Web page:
America’s easy credit bubble started in 2001. Rome’s prior to 10 BC. We know the results of both.
Is China now blowing a huge credit bubble which will lead to a giant crash down the line?
Pettis thinks so …
Last week, economics professor Steve Keen explained:
[During the 2008 crash] private debt [in China] was effectively constant at 100% of GDP.
All that changed after the financial crisis. In just 6 years, private debt grew by over 80% of GDP—and that’s using official figures as submitted to the Bank of International Settlements (see Figure 2) when there’s every reason to expect that this particular figure is likely to understate the actual level.
Figure 2: Private debt in China exploded as it sidestepped the Global Financial Crisis
Why does the level of private debt in China matter? If you believe conventional economics and finance theory, it doesn’t—which is why I find myself having to repeat the (expletive deleted) obvious so often that it does. [Background.]
From 2009 on, growth in private credit went into hyperdrive as a deliberate government policy to boost the economy.
Figure 3: China avoided the Global Financial Crisis by boosting credit growth
In 2010, the increase in private debt in China was equivalent to 35% of GDP. That dwarfs the rate of growth of credit in both Japan and the USA prior to their crises: Japan topped out at just over 25% per year, and the USA reached a “mere” 15% of GDP per year—see Figure 4.
Figure 4: China’s credit bubble is the biggest ever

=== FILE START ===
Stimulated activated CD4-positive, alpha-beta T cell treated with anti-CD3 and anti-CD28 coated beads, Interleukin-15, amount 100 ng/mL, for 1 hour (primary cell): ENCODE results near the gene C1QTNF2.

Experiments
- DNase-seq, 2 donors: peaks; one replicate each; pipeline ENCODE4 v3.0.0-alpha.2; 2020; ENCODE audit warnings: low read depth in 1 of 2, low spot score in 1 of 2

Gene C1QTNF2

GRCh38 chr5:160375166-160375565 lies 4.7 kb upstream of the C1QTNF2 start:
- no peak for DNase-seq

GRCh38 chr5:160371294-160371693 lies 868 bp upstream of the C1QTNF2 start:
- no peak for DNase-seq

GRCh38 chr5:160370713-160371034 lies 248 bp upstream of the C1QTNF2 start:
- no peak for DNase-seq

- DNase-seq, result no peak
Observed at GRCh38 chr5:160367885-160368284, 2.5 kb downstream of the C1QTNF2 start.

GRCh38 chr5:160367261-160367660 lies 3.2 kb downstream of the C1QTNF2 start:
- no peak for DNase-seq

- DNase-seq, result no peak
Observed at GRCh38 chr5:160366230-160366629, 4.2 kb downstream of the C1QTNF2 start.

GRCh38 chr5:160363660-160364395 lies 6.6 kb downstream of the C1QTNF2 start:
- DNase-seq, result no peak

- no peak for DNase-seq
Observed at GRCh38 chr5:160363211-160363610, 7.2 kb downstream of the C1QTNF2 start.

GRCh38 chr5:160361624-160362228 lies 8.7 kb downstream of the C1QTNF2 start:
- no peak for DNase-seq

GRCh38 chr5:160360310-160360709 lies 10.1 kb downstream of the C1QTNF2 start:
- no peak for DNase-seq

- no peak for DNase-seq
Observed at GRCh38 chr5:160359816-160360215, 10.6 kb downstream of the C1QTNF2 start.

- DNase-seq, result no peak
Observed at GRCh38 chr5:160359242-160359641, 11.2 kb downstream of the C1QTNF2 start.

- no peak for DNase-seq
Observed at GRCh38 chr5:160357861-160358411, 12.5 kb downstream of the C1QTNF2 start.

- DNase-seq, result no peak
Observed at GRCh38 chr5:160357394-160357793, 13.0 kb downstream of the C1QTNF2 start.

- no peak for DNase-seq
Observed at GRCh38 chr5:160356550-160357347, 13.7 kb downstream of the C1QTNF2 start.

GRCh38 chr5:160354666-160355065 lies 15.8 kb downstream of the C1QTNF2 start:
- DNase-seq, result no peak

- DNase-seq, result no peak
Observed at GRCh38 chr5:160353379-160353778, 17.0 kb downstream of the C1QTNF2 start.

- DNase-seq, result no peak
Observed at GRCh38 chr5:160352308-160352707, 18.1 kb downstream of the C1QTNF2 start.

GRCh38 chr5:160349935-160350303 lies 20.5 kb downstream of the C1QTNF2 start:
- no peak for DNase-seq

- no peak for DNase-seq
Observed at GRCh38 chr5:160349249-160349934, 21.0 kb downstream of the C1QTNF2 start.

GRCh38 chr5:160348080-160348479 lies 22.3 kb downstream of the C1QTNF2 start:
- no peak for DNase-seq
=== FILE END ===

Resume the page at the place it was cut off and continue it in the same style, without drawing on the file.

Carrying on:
As I have argued for a decade now, crises begin when the rate of growth of credit slows down in heavily indebted countries. China was not heavily indebted in 2008, which is why it could take the credit growth path out of the Global Financial Crisis. But now it is more heavily indebted than America was when its crisis began—even relying on official statistics which undoubtedly understate the real situation—and the momentum of debt may well carry it past the peak level reached by Japan after its Bubble Economy collapsed in the early 1990s (see Figure 5).
Figure 5: China is on course to reach Japan’s Private Debt to GDP peak
So China is having its first fully-fledged capitalist crisis. To date its response to it has been to try to sustain the unsustainable: to transfer the bubble from housing to the stockmarket, and to keep the stockmarket rising like some production target for wheat from the bad old days before the fall of the Gang of Four. It can’t be done. At some point, the Chinese government is going to have to make the transition from generating a credit bubble to trying to contain its aftermath.
And economics professor Michael Hudson notes:
Most of the Chinese stocks went down because small Chinese investors were borrowing from, let’s say, the equivalent of payday loan lenders to buy stocks. There was a lot of small speculation in Chinese stocks pushing it up.
In China, it’s largely small borrowers who borrowed from intermediate lenders, that have borrowed from the big banks. So a lot of individuals in China that tried to get rich fast by riding the stock market all of a sudden find out that they have a lot of debt to intermediate, you know, non-bank lenders, insiders, people who banks will lend to. It’s like the British banks lending to real estate speculators to lend out to homebuyers. So this is essentially the attempt to get rich by riding the stock market in China went way overboard. Chinese stocks are still above what they were at the beginning of the year. This is not a crisis. This is not very much. It’s just that the artificial increase in the market has now ended some of the artificial push-up. And it’s still artificial, and it will still go down some more.